ANNAPOLIS – No goblins. No ghosts. Not even a Clinton mask.
Don’t expect a treat-or-tricking costume for the syntactically challenged George W. Bush. And hopes that Al Gore will get into the spirit of the spooky season have been all but secured in an ironclad lockbox until Oct. 31, 2001.
The two major-party presidential candidates will spend Halloween on the stump clad in their usual political uniforms.
But staffers from other campaigns had suggestions for their rivals’ seasonal attire.
“I don’t think there’s any more frightening costume than `potential president’ for Gore,” said Ken Lisaius, Bush spokesman. As for Bush’s getup, another staffer expects their man – who traditionally does not don a Halloween outfit – to appear as a – ta-da – “candidate for president.”
Vice President Gore and wife Tipper – who annually host a Halloween bash at their home in Washington – routinely pull out all the stops for their tandem tailoring. As the Second Couple, they have appeared as cartoon characters Underdog and Polly Purebred, Beauty and the Beast, Frankenstein’s monster and his bride, and as werewolves and mummies.
No swanky party this year, said Gore spokesman Dag Vega.
No ghoulish gala to loosen up stick-straight Gore on the campaign trail? An on-the-road zombie jamboree, perhaps?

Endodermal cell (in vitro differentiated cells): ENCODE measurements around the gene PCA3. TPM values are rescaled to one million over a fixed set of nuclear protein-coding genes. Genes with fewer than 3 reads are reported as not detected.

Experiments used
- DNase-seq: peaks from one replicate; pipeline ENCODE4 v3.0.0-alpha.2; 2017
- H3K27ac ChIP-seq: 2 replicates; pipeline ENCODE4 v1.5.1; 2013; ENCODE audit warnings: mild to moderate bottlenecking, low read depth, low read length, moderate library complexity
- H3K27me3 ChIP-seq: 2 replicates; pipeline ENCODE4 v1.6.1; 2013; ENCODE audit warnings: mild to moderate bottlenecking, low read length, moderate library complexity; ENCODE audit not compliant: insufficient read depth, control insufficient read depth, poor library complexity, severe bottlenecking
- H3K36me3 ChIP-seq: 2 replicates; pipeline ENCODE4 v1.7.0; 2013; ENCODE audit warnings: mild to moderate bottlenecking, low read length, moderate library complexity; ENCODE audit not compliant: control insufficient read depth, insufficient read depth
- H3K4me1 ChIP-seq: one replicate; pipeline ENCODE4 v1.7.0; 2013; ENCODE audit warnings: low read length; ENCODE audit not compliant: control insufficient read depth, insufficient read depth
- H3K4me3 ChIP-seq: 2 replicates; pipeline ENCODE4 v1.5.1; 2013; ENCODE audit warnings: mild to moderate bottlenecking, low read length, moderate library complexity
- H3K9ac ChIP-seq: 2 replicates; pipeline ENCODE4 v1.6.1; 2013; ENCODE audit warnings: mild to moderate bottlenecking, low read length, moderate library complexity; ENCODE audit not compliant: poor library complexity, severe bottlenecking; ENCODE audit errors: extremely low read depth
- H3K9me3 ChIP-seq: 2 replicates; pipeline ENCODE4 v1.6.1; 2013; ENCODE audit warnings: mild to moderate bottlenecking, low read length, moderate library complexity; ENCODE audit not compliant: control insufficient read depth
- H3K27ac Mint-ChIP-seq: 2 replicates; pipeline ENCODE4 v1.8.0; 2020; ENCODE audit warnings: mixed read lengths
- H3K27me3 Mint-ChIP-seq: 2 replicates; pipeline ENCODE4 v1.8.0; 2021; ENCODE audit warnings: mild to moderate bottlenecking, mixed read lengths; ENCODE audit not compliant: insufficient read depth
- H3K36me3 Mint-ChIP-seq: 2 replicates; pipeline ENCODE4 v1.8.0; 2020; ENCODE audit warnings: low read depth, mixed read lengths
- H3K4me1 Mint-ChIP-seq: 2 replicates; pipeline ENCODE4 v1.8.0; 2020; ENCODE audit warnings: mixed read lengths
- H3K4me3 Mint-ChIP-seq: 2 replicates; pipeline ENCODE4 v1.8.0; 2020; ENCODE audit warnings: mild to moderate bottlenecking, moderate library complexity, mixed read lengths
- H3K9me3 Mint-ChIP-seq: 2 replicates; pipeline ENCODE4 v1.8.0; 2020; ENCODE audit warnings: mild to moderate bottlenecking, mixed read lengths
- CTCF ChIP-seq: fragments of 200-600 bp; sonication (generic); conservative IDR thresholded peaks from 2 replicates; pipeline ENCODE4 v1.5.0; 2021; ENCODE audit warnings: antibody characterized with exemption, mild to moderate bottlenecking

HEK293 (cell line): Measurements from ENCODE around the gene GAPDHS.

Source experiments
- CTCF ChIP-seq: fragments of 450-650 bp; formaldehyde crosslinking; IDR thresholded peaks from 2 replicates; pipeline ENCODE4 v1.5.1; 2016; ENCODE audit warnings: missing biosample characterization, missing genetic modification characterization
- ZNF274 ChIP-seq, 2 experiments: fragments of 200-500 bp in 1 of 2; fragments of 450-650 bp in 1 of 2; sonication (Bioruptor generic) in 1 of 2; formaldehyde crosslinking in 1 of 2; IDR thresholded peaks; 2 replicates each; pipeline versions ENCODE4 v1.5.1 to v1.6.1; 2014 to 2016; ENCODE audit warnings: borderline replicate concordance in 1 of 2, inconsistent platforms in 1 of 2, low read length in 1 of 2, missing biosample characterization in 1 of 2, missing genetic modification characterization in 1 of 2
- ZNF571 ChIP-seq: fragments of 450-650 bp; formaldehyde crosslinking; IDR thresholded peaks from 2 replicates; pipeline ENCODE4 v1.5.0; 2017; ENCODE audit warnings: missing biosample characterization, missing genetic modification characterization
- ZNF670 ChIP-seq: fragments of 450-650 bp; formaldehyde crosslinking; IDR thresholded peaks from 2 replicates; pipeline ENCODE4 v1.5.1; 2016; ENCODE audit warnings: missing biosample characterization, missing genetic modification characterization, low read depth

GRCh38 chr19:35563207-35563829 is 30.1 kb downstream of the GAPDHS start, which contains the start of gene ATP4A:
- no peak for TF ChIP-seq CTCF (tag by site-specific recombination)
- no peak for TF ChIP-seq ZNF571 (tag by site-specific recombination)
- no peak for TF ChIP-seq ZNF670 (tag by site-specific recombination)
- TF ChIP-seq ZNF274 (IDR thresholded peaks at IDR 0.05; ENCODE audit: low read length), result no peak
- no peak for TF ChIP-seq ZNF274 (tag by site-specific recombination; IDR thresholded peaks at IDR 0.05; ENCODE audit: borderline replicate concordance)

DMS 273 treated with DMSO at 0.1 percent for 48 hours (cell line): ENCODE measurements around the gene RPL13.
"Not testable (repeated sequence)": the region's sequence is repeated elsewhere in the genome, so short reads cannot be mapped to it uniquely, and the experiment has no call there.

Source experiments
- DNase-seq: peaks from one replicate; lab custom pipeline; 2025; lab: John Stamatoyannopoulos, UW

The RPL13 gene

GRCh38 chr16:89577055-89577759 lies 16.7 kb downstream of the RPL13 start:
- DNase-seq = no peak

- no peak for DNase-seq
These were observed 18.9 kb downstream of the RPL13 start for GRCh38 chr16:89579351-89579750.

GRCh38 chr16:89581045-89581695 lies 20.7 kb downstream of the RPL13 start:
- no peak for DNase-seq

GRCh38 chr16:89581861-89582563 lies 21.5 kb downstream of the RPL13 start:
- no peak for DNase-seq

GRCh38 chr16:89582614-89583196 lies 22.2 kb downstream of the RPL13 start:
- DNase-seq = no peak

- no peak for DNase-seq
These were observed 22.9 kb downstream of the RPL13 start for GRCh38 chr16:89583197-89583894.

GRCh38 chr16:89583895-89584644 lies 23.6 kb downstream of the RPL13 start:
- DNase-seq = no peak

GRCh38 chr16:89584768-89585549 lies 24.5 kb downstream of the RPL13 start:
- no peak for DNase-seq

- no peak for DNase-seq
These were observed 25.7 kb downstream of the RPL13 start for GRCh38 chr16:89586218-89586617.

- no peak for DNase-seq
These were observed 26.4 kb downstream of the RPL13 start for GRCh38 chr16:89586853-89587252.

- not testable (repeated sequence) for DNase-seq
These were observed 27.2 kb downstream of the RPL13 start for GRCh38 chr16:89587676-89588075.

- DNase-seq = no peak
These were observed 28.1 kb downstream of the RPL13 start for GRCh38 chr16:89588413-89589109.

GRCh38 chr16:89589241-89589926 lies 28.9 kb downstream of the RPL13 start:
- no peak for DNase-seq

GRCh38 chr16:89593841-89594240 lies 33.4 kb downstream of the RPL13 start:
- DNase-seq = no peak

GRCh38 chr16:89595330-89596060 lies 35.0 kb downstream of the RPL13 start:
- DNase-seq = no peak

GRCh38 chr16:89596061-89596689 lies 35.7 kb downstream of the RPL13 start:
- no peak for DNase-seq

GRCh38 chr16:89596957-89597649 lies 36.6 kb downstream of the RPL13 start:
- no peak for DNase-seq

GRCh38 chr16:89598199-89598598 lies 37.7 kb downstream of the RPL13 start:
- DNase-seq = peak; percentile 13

“It’s a possibility,” said Vega, who was doubtful his boss would dress up. “I haven’t heard any plans.”
The Gore camp’s suggestion for a Bush costume?
“I’ll play nice,” said Vega, politely declining.
Spokesmen for third-party candidates were happy to help the major party nominees.
“We think Gore does a good Ralph Nader act,” said Stacy Malkan, spokeswoman for the Green Party hopeful criticized by pundits as a potential spoiler for Gore in key states.
“(Bush and Gore) should dress as bandits because they will rob us all through taxation, if they have the chance,” suggested Jack Williams, spokesman for Libertarian presidential candidate Harry Browne.
Nader and Browne, along with the Reform Party’s Pat Buchanan, do not plan costumes for Halloween, according to spokesmen.
Among the voting class, plenty of people will attend trick-or-treat festivities hiding their faces behind masks of the two major-party candidates.
The Bush model is flying off shelves much faster than Gore’s mug, said T.J. Pekin, co-owner of Costumes Creative in Silver Spring.
“George W. has mask appeal,” he said.
Capital News Service writer David Abrams contributed to this report.